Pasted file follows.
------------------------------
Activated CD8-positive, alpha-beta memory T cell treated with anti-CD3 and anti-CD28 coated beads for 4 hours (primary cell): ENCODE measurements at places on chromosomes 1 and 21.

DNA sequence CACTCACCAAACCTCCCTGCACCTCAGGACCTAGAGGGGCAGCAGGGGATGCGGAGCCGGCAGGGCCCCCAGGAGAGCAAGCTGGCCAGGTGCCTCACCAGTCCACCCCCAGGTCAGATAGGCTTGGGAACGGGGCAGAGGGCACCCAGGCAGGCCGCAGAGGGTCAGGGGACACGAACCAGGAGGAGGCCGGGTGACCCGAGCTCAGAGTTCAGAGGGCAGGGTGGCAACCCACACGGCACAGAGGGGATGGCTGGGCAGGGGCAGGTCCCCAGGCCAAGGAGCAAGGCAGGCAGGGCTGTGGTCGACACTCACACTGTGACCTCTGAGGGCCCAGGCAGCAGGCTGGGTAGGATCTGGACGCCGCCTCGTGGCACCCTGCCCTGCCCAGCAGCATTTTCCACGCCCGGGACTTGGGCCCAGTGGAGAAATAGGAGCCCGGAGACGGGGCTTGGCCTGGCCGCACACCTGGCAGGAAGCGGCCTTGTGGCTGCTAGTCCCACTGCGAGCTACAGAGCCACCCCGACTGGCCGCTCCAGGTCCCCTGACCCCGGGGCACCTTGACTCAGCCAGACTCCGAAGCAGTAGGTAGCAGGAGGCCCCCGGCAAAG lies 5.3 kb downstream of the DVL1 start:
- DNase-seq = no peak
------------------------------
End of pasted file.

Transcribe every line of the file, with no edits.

Activated CD8-positive, alpha-beta memory T cell treated with anti-CD3 and anti-CD28 coated beads for 4 hours (primary cell): ENCODE measurements at places on chromosomes 1 and 21.

DNA sequence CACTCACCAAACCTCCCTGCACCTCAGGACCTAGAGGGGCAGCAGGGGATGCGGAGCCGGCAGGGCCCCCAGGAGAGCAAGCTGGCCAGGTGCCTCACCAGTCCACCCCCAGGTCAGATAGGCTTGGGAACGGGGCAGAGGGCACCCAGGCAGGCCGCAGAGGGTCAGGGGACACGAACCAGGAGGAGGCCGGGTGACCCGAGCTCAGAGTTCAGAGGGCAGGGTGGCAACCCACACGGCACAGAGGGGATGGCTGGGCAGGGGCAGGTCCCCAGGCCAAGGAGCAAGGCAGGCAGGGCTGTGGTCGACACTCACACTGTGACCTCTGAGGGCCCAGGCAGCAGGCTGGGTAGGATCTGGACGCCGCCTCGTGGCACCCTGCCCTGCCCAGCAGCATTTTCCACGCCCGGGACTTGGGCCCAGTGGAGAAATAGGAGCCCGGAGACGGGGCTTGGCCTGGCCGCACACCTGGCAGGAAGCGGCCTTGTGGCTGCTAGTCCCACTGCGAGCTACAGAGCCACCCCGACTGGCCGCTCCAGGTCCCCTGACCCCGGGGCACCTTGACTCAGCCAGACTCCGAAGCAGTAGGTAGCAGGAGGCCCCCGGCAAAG lies 5.3 kb downstream of the DVL1 start:
- DNase-seq = no peak